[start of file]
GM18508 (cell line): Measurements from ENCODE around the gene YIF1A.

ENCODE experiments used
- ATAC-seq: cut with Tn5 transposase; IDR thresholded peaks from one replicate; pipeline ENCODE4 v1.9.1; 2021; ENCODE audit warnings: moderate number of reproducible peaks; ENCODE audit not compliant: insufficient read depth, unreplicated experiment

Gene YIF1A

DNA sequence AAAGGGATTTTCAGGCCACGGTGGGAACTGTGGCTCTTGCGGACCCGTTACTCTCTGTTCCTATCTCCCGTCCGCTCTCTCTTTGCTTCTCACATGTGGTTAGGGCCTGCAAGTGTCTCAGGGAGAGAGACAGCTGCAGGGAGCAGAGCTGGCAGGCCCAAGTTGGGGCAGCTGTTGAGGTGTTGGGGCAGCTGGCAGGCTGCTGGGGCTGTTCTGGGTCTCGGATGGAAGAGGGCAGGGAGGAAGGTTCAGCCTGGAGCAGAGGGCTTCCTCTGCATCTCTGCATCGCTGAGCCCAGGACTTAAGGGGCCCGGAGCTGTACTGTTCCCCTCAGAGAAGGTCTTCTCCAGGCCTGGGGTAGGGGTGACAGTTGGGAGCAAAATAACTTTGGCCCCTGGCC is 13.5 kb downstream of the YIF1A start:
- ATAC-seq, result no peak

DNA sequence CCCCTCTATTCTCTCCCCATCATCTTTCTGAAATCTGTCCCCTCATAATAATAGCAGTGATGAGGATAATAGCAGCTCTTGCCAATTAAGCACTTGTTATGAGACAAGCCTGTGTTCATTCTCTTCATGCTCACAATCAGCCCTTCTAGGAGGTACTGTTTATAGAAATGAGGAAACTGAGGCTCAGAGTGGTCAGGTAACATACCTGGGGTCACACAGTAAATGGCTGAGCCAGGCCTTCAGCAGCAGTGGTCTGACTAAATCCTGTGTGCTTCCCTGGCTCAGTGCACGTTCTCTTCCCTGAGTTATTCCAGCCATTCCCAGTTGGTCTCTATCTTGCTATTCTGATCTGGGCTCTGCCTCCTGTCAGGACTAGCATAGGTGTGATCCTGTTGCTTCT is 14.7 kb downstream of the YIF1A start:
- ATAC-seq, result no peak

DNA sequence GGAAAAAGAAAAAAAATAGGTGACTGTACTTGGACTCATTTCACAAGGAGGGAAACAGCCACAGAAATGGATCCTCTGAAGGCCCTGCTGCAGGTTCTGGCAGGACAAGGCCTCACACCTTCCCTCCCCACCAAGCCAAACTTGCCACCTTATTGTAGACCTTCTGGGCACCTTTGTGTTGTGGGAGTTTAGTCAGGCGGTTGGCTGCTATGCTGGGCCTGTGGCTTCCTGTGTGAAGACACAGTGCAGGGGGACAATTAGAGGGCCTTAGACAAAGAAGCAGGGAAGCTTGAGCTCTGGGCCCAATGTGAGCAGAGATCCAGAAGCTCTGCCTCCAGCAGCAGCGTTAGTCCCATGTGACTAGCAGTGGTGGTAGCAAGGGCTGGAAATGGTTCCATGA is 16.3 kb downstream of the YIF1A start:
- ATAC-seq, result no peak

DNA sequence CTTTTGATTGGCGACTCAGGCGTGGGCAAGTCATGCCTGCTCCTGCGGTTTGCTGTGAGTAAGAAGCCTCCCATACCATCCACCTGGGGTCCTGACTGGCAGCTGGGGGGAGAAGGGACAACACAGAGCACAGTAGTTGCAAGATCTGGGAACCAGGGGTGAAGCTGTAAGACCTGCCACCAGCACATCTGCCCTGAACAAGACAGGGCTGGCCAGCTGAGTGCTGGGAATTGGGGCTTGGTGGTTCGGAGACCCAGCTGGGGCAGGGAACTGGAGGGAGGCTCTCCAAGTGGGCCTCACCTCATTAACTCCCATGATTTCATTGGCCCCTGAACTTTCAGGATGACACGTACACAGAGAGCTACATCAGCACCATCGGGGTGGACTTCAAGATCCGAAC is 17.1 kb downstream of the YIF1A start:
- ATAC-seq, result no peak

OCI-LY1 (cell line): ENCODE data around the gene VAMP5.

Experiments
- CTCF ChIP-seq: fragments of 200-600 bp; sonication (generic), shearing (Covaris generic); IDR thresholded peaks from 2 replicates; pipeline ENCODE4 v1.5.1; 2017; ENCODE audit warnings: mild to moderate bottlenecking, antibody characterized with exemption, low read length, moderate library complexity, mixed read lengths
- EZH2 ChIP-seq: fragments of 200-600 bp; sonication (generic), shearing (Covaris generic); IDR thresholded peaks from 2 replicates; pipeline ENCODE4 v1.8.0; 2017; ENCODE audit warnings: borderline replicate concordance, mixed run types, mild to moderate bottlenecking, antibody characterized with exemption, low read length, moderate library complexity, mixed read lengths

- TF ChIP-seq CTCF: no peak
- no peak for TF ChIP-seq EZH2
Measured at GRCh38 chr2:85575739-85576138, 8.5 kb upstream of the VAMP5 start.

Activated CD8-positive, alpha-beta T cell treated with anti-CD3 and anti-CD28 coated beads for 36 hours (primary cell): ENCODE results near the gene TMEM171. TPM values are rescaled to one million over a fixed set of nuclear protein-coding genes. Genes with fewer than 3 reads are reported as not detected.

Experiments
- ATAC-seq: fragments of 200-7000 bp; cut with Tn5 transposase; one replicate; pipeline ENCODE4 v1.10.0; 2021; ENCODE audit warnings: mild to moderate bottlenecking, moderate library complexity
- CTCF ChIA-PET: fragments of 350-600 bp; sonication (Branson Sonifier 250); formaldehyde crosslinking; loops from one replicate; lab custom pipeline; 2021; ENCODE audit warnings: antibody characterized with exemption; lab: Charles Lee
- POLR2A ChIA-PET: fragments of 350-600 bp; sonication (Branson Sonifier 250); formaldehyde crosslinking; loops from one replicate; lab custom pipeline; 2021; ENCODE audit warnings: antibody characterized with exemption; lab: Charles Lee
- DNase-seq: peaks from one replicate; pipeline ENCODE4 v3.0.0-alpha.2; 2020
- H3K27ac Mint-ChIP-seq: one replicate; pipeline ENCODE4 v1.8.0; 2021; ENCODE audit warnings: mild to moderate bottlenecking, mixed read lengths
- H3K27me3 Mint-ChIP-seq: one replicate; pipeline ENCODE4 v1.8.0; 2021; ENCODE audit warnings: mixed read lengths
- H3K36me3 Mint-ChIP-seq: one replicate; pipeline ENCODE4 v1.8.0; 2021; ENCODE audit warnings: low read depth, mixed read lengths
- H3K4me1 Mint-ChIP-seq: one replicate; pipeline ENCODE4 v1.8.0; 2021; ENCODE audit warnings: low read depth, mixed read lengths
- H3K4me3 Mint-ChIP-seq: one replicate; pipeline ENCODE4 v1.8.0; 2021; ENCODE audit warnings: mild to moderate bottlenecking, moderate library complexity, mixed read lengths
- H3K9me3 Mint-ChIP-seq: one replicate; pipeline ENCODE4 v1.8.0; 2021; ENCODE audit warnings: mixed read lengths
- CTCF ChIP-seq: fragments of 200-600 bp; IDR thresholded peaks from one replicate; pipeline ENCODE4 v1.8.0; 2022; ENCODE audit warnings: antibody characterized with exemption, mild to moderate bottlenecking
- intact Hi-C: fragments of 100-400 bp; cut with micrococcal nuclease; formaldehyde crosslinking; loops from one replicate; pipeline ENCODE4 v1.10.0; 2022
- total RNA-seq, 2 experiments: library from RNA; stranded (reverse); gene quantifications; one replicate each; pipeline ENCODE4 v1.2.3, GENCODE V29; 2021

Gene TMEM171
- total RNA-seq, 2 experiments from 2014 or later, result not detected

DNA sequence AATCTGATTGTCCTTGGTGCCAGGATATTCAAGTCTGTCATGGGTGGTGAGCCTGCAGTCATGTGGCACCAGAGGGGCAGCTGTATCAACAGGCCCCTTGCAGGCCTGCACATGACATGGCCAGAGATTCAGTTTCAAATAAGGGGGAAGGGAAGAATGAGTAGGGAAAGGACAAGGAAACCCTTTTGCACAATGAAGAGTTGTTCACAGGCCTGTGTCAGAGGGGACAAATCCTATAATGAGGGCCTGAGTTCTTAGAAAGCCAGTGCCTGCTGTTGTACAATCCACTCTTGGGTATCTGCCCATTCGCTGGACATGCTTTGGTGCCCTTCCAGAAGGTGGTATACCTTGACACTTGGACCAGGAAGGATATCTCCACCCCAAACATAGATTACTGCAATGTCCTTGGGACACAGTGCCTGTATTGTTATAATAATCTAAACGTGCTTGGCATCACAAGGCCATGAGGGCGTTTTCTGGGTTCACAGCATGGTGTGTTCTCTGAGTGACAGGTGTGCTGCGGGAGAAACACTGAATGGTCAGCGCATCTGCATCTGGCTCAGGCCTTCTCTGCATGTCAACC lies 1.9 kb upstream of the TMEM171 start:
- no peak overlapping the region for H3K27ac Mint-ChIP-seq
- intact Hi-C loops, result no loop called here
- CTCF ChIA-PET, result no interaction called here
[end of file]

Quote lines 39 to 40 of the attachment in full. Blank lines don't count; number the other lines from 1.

- intact Hi-C loops, result no loop called here
- CTCF ChIA-PET, result no interaction called here